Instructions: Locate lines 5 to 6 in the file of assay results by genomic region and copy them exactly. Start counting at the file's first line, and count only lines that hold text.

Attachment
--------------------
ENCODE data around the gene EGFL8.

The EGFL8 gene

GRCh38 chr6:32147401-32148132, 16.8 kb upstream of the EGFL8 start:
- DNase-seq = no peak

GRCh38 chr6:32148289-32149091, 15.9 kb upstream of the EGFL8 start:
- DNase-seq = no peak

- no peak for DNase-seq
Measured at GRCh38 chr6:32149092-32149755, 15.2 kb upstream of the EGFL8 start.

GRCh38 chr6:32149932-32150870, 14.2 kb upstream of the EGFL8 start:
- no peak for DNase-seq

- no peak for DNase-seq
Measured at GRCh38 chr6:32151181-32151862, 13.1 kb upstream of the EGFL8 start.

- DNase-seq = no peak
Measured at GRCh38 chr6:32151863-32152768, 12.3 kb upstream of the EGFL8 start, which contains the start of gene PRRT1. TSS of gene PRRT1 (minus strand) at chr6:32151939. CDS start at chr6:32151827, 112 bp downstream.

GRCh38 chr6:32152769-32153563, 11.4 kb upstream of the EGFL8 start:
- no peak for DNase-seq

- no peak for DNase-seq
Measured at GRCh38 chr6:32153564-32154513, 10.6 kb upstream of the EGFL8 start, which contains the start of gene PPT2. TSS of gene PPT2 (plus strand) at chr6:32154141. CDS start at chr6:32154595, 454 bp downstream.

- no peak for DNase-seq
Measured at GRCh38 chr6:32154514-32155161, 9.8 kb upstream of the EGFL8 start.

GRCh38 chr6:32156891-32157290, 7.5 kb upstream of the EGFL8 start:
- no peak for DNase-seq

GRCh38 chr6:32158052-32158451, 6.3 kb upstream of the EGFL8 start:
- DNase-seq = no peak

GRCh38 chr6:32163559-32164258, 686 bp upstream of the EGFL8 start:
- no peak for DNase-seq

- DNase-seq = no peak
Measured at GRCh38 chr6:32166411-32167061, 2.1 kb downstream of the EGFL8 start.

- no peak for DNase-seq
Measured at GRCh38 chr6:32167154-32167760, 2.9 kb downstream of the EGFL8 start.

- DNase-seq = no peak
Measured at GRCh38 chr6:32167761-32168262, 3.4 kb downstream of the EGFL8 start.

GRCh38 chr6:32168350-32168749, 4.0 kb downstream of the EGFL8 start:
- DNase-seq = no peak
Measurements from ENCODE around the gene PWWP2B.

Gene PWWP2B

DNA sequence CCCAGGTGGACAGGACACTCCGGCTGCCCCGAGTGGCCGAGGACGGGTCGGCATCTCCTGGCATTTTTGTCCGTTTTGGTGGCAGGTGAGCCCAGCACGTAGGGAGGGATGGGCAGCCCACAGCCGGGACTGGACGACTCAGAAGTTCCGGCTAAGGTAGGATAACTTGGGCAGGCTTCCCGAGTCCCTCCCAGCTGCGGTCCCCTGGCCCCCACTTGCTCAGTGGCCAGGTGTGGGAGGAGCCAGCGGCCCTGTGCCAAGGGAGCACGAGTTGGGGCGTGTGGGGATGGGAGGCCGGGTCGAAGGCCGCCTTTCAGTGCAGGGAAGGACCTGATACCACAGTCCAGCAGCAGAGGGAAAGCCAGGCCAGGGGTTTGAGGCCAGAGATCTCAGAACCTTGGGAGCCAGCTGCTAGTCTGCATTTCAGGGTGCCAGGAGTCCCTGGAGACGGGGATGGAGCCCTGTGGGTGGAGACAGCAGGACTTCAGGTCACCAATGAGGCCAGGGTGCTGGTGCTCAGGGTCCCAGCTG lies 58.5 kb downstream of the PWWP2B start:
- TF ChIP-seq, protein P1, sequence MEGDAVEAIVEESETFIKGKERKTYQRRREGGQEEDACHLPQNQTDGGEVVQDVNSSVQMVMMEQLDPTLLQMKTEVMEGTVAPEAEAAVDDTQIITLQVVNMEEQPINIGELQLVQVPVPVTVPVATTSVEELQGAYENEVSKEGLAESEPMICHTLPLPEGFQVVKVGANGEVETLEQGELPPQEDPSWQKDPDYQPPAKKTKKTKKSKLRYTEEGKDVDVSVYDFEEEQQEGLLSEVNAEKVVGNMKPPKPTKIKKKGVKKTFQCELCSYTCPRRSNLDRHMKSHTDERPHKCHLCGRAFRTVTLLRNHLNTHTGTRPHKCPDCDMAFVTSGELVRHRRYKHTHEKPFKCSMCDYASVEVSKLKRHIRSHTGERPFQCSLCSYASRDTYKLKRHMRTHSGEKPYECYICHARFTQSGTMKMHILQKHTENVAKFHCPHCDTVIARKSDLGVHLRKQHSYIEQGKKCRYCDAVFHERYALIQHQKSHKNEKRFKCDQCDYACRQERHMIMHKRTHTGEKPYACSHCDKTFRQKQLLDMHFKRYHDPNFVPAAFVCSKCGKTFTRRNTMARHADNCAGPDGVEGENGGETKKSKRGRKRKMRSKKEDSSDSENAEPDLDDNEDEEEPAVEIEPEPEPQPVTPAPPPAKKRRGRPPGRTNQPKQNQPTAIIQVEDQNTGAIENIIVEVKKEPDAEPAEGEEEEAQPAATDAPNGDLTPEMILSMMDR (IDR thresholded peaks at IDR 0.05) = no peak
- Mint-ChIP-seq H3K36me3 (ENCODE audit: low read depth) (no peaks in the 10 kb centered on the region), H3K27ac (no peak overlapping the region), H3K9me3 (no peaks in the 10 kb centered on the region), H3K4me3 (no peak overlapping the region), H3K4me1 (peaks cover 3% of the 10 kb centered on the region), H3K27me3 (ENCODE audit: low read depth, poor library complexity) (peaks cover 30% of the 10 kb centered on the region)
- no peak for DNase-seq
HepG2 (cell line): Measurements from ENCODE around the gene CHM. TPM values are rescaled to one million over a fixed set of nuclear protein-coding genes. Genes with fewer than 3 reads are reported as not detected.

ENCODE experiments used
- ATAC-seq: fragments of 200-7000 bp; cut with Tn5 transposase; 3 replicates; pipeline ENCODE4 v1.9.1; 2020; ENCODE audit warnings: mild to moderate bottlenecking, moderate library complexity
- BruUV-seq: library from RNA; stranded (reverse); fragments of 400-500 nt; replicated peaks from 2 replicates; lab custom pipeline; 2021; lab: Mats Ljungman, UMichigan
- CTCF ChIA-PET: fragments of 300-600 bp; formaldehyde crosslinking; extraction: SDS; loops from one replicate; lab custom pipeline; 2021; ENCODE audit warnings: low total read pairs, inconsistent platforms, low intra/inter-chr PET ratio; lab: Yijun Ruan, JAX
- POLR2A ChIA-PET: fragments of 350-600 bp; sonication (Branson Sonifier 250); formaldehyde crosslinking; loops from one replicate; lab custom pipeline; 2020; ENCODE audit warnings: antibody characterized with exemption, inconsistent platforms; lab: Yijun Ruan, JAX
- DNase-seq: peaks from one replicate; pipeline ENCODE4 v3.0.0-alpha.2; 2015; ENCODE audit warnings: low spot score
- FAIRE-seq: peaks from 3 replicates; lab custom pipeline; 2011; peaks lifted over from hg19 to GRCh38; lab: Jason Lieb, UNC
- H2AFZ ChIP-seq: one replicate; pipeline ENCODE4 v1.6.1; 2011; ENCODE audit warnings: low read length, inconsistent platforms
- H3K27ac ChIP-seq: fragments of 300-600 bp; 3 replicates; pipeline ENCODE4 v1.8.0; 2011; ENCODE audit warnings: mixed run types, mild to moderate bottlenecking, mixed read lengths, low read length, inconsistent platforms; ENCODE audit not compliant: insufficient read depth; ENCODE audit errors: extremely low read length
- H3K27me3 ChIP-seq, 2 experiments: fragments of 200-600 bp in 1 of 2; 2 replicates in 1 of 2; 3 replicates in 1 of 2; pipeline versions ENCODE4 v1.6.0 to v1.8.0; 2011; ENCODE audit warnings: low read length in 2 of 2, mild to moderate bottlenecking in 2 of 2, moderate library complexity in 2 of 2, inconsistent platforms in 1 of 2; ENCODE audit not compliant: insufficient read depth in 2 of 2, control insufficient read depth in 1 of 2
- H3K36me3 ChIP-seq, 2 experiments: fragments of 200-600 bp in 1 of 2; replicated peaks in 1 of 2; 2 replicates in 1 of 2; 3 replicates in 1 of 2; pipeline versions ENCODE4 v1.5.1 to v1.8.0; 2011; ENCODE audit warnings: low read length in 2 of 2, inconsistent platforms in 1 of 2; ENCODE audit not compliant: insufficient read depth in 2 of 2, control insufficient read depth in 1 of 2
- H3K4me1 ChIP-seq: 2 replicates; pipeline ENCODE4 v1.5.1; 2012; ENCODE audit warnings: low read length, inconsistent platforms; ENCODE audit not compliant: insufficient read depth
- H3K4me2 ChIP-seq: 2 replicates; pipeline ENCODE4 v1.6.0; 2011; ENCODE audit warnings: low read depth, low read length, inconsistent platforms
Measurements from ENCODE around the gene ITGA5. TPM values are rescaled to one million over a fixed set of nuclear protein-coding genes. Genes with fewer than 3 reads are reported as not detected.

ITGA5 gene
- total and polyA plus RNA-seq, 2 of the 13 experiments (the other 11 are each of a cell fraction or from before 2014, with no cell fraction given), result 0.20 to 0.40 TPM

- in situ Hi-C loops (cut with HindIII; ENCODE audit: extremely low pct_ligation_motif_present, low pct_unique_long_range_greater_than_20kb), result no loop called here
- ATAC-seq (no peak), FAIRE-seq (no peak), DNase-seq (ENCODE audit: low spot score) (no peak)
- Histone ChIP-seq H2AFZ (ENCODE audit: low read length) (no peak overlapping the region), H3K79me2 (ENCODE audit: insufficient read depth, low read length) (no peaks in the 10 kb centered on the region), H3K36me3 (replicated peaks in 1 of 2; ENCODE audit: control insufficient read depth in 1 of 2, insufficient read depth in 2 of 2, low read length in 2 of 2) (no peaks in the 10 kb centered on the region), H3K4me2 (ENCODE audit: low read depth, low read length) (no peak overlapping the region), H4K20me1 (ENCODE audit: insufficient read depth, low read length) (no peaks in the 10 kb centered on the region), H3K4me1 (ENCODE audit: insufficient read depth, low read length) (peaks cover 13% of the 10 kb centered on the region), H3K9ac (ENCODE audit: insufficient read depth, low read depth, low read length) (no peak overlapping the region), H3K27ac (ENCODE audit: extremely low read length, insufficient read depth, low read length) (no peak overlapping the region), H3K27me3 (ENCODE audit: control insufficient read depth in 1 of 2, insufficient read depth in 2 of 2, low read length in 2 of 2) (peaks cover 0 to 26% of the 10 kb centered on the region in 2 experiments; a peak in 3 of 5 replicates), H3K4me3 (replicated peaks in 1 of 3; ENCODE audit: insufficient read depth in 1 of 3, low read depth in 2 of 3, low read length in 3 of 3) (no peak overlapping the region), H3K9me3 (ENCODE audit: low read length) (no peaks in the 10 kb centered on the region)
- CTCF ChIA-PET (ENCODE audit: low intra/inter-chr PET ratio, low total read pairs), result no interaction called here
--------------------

GRCh38 chr6:32148289-32149091, 15.9 kb upstream of the EGFL8 start:
- DNase-seq = no peak